Police wielding pepper spray take woman into custody at UNC Silent Sam protest
Editor’s note: The following is a joint letter submitted to UNC Chancellor Folt from the Chapel Hill-Carrboro Chamber of Commerce and the Chapel Hill Downtown Partnership.
Dear Chancellor Folt,
Thank you for your leadership during these complex times and for your constant focus on the safety of students, neighbors, and visitors to Chapel Hill.
We know the UNC Board of Governors directed you and the trustees to develop a lawful and lasting plan to preserve the 105-year-old statue of a Confederate soldier, Silent Sam, with a deadline of Nov. 15, 2018. We write on behalf of the Chapel Hill business community to ask you to permanently relocate ‘Silent Sam’ for three reasons:
Safety – With strong opinions on both sides having now reached a boiling point and more protests continuing to brew, we do not have confidence that our community will remain peaceful. Worse, we have reasonable concerns that what happened in Charlottesville could easily happen in Chapel Hill. When there’s fire, remove the fuel.
Business impact – The Chapel Hill downtown business community is made up mostly of small businesses with local owners who are deeply invested in their business and our community. When local government, in the name of safety, must shut down the downtown district for protests, our local businesses suffer dearly. We estimate the loss of more than $189,000 in retail sales and more than $10,000 in lost wages per event. This financial impact is far more painful when the protests coincide with peak business days such as back-to-school weekends or Thursday evenings, on which downtown business depends. Bottom line: When customers are concerned about their safety downtown, our local businesses feel the consequences.
Community Reputation – Charming Chapel Hill was recognized just last year by the Guardian as one of the best small towns in the U.S. Now, sadly, we are generating unflattering and unsavory local, regional, and national media attention. A reputation takes a lifetime to build and five minutes to ruin. We are one dangerous protest away from destroying our community’s reputation and becoming known more for this controversy than all our exceptional attributes.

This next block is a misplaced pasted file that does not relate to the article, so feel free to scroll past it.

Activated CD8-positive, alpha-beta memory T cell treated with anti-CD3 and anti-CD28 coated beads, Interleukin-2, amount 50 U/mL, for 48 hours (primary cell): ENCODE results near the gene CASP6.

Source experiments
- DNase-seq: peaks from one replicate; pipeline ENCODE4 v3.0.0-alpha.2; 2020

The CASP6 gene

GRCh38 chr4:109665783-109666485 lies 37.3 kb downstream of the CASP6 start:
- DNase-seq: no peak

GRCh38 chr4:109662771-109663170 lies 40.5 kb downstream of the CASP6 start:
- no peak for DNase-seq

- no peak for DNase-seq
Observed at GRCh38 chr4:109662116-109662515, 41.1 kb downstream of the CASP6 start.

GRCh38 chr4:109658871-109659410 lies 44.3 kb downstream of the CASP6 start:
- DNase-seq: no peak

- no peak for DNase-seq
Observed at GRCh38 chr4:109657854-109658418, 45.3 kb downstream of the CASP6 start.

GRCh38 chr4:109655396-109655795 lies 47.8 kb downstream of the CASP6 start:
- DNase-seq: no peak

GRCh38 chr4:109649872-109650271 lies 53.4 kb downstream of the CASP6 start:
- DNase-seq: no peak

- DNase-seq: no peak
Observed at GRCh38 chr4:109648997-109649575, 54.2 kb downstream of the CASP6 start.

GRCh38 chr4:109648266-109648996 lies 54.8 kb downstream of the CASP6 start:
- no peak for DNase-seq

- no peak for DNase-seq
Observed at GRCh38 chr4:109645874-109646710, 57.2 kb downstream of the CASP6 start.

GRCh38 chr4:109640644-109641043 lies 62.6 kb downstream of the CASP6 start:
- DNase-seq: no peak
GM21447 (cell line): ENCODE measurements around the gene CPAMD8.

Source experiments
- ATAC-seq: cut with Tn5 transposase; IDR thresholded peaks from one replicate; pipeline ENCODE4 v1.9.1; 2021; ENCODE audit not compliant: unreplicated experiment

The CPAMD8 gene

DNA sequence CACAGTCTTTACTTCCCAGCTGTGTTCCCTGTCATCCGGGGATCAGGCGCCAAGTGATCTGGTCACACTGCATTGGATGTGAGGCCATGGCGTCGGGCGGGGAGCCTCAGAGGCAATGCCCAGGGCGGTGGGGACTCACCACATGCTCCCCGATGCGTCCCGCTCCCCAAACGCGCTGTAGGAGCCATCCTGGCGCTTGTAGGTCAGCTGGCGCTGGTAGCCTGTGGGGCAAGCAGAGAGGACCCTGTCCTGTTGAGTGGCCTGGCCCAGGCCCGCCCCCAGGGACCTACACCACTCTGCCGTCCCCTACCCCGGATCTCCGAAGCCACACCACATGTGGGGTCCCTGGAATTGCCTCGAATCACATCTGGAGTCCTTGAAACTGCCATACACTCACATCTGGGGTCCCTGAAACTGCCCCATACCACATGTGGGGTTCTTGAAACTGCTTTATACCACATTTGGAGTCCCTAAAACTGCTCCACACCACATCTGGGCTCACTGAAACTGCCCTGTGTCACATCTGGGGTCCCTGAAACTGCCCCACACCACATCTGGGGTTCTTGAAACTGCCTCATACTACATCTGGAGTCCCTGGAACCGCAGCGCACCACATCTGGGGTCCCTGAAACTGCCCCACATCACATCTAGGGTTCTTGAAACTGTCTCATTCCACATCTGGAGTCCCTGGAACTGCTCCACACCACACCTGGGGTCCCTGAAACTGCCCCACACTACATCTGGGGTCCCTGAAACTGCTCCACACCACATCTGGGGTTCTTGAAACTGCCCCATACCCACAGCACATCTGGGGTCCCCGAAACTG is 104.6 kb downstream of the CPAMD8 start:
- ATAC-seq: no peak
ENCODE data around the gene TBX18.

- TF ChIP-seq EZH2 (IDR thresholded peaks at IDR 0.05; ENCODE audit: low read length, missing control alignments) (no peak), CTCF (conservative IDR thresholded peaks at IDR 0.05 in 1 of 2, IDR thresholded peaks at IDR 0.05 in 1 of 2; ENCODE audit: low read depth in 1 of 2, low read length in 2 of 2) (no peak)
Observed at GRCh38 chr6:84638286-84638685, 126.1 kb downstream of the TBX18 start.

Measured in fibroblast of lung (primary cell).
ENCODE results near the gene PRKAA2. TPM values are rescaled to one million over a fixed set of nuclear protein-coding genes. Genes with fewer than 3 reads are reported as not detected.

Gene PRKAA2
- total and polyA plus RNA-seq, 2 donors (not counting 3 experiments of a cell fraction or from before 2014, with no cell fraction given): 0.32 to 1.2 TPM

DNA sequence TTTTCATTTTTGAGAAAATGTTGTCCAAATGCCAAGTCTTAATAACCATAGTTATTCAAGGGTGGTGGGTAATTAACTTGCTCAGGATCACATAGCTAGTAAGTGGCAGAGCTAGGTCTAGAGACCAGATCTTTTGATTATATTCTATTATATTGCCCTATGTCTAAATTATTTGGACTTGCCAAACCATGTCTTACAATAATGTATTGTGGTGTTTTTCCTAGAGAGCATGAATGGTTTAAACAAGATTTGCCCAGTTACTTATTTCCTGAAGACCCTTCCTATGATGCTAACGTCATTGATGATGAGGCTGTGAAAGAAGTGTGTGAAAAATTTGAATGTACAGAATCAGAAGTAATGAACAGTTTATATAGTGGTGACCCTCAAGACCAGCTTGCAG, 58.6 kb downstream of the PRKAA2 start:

A year ago, the Chamber called for the relocation of Silent Sam to a more appropriate place where both the Civil War, and the Jim Crow Era of its installation, can be appropriately remembered. We felt then, and even more so today, that this prominently placed statue threatens our community’s safety, is bad for business, and undermines our well-earned reputation that successfully attracts business, talent, and investment in our community.
We believe the points we raise through this letter, coupled with the statement from our mayor about concerns for public safety, meets the exception clause of the 2015 state law and provides sufficient grounds for the lawful and lasting relocation of Silent Sam.
Thank you for considering our perspective and request. Our hope is that, with your leadership, we will soon return to a safe and productive campus with a thriving and vibrant downtown.
Aaron Nelson is the president & CEO of the Chapel Hill-Carrboro Chamber of Commerce. Elinor Landess is the interim executive director of the Chapel Hill Downtown Partnership.